Workers Seeking New Jobs Should Emulate Candidates
By Kari Utley – Stout Executive Search
As printed in: Northwest Arkansas Business Journal 3/ 24
Finally, it’s an election year.
What once was a single year encompassing candidates’ declarations to run, fundraising, speeches and votes has now stretched into two years and then some.
How many live debates, or captured footage on YouTube, or articles including quotes, opinions and plans do we need to see and read before we confidently make up our mind and cast our vote?
What does it take from each candidate to convince us that he or she is the right choice?
You are looking for a job. Maybe you want to change companies but remain in the same industry. Maybe you want to change industry altogether. In either case, paralleling a political candidate’s race for elected office is a good way to help prepare you to run your own personal campaign for a new job.
First you must look at your current and former work experience and determine if the time is right for you to pursue a career move. A political candidate completes a self-evaluation that asks the question, “Do I have what it takes to run for this office?”
They already have defined the word “it.” “It” includes confidence, work experience with positive results and support from family. “It” includes the ability to defend their experience and answer the simple question: “Why have you done what you have done?”
The political candidates know the direction they want to take the country and they are ready to tell the American people why they should be the next leader. The timing is right and after much self-evaluation, they make their public declarations to run for office.
After self-evaluation, you declare you want to make a career change. Like a political candidate, you must prepare for the campaign trail. Updating your resume is the first step. Your resume is a tool that introduces you as well as gives the framework of your work history. It acts like your campaign notes.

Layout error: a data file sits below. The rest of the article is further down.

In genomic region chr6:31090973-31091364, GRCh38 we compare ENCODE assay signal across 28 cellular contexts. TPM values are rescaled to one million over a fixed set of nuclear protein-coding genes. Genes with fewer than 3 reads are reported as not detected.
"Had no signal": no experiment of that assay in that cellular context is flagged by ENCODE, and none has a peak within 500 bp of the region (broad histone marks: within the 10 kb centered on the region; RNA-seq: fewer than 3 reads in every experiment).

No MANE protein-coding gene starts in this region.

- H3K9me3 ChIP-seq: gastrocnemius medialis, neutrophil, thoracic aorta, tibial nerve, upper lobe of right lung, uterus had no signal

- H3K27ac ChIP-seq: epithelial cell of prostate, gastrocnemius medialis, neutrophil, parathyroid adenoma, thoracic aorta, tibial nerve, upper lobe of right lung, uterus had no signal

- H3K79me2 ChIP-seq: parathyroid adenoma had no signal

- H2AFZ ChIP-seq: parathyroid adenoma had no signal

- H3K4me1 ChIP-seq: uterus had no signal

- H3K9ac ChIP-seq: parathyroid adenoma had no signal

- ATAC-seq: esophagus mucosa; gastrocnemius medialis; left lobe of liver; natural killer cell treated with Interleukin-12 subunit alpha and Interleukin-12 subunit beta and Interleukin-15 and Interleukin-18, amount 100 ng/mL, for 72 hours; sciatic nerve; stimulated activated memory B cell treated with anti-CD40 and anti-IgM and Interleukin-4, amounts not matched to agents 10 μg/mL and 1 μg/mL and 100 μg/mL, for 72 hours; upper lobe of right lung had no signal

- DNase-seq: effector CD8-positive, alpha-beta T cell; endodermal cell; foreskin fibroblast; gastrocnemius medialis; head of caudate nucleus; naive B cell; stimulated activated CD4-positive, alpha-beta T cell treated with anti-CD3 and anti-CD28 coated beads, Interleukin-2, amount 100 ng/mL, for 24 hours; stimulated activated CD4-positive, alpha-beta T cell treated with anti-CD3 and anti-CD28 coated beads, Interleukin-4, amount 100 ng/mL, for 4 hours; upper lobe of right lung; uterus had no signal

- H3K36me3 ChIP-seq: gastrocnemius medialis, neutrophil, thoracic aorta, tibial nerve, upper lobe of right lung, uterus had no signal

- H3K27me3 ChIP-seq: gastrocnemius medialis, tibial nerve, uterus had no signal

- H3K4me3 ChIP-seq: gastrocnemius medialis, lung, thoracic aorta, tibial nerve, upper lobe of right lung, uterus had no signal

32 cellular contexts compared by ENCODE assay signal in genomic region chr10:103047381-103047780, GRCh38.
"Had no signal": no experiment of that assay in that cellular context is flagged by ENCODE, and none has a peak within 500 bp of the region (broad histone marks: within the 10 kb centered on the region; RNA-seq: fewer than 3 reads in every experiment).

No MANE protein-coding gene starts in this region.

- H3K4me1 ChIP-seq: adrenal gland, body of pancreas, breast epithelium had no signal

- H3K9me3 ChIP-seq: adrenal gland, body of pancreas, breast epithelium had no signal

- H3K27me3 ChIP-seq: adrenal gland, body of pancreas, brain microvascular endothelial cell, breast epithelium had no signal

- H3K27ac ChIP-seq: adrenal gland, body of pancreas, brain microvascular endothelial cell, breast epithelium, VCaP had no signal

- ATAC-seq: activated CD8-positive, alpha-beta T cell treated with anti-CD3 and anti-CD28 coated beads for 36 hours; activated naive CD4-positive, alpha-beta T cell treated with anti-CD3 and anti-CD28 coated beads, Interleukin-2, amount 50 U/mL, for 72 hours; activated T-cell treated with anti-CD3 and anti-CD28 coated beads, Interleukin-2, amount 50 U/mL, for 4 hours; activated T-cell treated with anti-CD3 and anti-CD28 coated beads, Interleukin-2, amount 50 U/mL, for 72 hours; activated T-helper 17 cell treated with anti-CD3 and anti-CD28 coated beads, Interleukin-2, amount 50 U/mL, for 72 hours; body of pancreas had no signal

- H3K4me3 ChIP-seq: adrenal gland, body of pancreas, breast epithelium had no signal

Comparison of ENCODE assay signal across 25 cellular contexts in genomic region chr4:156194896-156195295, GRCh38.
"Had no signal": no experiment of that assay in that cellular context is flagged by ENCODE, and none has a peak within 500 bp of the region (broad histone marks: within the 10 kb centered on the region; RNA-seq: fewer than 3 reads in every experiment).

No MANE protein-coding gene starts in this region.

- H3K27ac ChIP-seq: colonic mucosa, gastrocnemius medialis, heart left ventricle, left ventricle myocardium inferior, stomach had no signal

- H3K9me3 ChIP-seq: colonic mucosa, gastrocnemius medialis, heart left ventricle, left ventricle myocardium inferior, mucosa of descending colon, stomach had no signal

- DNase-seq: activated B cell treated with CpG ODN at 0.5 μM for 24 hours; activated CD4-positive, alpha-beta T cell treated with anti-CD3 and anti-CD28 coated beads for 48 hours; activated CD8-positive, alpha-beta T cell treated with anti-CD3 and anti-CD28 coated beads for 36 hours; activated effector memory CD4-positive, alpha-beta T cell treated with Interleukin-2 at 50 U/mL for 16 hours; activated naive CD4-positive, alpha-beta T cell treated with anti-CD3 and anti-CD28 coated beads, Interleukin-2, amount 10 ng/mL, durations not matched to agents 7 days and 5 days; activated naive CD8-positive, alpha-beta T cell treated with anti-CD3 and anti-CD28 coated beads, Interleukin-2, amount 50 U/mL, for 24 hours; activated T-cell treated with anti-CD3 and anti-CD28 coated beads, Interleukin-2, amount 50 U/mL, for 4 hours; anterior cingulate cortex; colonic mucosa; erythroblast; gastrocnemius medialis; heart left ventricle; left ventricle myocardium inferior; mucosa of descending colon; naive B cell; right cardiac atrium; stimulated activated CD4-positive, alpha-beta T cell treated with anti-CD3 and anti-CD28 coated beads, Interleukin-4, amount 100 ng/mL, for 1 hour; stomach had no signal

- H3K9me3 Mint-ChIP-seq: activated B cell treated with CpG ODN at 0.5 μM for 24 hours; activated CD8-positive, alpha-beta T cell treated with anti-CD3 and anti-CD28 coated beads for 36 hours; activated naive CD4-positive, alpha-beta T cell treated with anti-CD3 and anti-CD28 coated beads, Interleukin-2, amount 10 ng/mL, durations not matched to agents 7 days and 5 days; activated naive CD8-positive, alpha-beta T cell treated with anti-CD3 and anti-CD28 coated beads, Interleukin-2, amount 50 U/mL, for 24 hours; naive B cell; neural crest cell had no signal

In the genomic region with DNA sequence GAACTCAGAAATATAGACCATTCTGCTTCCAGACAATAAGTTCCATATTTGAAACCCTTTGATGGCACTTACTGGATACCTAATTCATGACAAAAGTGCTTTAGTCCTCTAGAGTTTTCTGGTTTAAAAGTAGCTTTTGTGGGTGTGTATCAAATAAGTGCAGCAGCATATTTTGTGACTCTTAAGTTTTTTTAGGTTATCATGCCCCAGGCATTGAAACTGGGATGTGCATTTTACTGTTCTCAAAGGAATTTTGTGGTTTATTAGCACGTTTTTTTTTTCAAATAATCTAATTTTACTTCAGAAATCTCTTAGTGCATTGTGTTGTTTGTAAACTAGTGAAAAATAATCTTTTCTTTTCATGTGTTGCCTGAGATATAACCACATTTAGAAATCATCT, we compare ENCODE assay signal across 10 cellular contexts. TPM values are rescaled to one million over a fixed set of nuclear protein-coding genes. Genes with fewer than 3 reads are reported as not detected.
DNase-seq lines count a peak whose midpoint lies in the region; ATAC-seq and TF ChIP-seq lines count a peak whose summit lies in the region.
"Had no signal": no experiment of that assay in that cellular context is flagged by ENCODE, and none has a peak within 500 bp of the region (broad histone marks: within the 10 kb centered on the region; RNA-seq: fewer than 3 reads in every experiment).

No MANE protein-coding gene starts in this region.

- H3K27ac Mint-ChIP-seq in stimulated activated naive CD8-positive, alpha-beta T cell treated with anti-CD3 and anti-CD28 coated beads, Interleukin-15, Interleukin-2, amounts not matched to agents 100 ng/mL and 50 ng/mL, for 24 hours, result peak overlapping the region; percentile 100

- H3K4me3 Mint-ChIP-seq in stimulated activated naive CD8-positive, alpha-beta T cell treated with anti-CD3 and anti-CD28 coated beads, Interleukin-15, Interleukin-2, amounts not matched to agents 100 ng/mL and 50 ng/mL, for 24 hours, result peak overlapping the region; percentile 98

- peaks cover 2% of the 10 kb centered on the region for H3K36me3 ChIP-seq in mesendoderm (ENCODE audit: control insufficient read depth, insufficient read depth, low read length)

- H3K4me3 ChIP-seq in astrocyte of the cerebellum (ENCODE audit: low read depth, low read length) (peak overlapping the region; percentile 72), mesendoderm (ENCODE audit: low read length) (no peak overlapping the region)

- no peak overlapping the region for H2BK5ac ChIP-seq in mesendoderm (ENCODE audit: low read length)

Be clear and concise. In the first round of skimming through resumes, hiring authorities may spend literally seconds per resume. They look for clean, crisp structure and organized work history. They look for action verbs that describe your performance and success.
There are many free resources online offering guidelines as to how to structure a reader-friendly resume. Use them. Have someone read and evaluate your resume. Proofread know your resume inside and out.
Give serious thought as to why you chose your career path and be able to defend it.
Contact a recruiter in your field letting them know you are entering the campaign trail. Tell them, as if talking with your campaign manager, why you are entering the job market. Know what you want. Sell them on selling you.
A good recruiter is going to sit down with you, review your resume and make a plan.
They are also going to be forthright and honest, just like a campaign manager, giving you advice on which position best fits you, your personality, your background and your work experience.
In this strategy meeting, the recruiter takes an objective stance and is able to evaluate your strengths and weaknesses. They may ask questions such as “Why did you leave your previous company? Why do you want to leave your current company? Where do you want to go in your career path?”
The voter asks the politician, “Why should I vote for you?” The hiring authority asks the applicant, “Why should I hire you?” The politician claims to know what the American people want. Know what you want as well as clarity on the job description and what the prospective company wants.
Pre-interview preparation is a must. Use the Internet to familiarize yourself with any available news or information on the company. Have a list of questions that you want answered during the interview. Remember, the company is interviewing you but you also are interviewing the company.
Job campaigning can be tough. Competition can be fierce. Be patient and persevere. When you win the election and begin your new job, be committed to follow through on the promises you made during the interview. This may be the only difference between a politician and an employee.
Kari Utley has 20 years of experience in international business development and is manager of public relations and marketing for Stout Executive Search in Springdale, which focuses on the WalMart supplier community. She may be reached at [email protected].
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